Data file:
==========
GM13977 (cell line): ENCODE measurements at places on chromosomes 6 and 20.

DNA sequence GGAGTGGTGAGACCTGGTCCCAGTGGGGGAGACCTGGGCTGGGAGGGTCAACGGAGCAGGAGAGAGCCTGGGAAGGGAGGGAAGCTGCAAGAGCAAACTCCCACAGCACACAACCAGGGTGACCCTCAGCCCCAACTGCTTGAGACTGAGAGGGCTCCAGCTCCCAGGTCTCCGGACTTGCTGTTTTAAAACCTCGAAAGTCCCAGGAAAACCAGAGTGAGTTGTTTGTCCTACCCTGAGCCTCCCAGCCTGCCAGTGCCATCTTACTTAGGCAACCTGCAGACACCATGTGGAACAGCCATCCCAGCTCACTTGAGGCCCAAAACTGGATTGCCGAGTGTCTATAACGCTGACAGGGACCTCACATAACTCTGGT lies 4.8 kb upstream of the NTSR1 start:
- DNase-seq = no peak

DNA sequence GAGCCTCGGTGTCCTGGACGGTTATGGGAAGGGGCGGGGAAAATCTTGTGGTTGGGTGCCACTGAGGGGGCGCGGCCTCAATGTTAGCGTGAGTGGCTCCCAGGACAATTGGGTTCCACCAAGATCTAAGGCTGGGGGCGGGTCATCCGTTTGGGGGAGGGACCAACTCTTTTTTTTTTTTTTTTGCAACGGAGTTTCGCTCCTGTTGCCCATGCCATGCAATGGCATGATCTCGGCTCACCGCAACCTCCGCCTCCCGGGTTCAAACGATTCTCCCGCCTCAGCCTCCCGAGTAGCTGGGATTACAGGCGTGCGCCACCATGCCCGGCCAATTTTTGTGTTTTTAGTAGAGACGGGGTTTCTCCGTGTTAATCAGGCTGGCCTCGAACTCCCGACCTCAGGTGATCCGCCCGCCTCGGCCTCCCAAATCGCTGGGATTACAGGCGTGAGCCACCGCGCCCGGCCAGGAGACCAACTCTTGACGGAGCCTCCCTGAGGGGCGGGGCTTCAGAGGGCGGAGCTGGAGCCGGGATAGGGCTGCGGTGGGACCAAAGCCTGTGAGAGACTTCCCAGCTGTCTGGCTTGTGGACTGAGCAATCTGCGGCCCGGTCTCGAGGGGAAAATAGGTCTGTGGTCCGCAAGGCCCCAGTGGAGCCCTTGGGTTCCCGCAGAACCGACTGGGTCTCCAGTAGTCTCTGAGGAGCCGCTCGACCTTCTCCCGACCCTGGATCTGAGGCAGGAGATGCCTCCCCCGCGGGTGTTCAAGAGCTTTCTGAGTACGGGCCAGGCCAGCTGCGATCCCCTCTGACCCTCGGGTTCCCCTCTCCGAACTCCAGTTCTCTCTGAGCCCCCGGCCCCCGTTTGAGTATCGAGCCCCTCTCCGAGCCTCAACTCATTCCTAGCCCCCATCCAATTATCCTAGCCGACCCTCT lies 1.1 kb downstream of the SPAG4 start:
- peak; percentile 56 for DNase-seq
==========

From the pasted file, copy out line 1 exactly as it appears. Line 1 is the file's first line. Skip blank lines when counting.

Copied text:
GM13977 (cell line): ENCODE measurements at places on chromosomes 6 and 20.